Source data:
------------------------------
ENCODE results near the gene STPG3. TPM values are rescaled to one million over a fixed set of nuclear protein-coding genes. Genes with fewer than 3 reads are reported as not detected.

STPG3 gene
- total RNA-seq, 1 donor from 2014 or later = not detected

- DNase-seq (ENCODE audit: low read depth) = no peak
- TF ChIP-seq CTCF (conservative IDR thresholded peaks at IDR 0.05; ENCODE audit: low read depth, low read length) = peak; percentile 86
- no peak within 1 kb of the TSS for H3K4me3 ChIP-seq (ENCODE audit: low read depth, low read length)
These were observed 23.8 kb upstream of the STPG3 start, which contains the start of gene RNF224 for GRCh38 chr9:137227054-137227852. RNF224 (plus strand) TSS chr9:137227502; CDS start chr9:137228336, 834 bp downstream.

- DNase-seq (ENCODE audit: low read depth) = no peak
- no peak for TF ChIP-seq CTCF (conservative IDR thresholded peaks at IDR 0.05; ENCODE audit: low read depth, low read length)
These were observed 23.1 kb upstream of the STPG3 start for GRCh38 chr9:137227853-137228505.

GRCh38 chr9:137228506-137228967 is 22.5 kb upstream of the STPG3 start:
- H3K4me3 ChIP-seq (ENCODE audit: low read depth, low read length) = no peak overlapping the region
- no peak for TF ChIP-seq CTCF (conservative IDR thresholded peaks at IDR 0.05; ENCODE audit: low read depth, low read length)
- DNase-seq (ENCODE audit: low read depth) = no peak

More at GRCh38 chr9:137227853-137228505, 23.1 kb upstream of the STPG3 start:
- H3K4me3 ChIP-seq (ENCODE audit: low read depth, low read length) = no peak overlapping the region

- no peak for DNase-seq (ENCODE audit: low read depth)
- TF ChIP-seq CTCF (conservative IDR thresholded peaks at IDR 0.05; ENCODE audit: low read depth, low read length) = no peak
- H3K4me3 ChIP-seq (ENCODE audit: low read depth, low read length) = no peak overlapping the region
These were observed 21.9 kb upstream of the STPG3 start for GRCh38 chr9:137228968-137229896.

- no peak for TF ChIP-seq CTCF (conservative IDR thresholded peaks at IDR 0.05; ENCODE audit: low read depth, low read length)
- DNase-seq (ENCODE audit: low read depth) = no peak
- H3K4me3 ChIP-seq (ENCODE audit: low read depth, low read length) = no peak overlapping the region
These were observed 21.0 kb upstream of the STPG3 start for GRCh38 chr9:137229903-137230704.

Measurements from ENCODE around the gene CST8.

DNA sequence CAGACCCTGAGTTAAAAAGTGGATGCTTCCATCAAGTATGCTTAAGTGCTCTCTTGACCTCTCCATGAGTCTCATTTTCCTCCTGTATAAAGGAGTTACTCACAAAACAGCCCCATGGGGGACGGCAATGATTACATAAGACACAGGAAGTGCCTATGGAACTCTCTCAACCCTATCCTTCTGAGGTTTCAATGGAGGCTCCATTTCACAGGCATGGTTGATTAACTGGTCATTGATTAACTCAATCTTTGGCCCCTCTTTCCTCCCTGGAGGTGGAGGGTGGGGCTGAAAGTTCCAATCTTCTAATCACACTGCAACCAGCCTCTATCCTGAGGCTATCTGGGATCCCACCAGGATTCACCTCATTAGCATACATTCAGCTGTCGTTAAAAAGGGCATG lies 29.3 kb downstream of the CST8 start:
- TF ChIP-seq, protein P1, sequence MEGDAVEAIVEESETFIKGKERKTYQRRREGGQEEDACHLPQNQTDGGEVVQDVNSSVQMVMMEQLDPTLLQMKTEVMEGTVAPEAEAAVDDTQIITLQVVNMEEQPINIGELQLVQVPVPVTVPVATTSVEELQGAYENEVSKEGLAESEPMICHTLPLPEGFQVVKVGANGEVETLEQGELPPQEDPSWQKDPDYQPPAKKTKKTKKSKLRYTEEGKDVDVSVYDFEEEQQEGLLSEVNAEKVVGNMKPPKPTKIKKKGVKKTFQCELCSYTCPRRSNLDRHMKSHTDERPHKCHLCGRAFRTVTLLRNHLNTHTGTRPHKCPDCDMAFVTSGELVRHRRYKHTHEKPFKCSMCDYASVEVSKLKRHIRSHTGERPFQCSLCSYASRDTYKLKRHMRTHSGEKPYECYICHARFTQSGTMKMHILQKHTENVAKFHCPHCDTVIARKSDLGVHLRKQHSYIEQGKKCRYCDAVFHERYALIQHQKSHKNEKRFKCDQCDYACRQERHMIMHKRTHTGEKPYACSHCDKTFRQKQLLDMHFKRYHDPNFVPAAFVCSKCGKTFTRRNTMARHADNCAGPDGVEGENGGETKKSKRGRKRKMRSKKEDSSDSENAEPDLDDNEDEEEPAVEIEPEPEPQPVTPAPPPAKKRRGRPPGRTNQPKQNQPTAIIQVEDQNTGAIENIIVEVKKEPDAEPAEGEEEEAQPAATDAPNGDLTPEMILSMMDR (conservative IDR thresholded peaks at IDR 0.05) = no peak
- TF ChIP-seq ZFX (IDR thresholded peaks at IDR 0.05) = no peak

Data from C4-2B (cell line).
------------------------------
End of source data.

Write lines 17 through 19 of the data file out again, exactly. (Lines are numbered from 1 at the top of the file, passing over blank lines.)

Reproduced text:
- no peak for DNase-seq (ENCODE audit: low read depth)
- TF ChIP-seq CTCF (conservative IDR thresholded peaks at IDR 0.05; ENCODE audit: low read depth, low read length) = no peak
- H3K4me3 ChIP-seq (ENCODE audit: low read depth, low read length) = no peak overlapping the region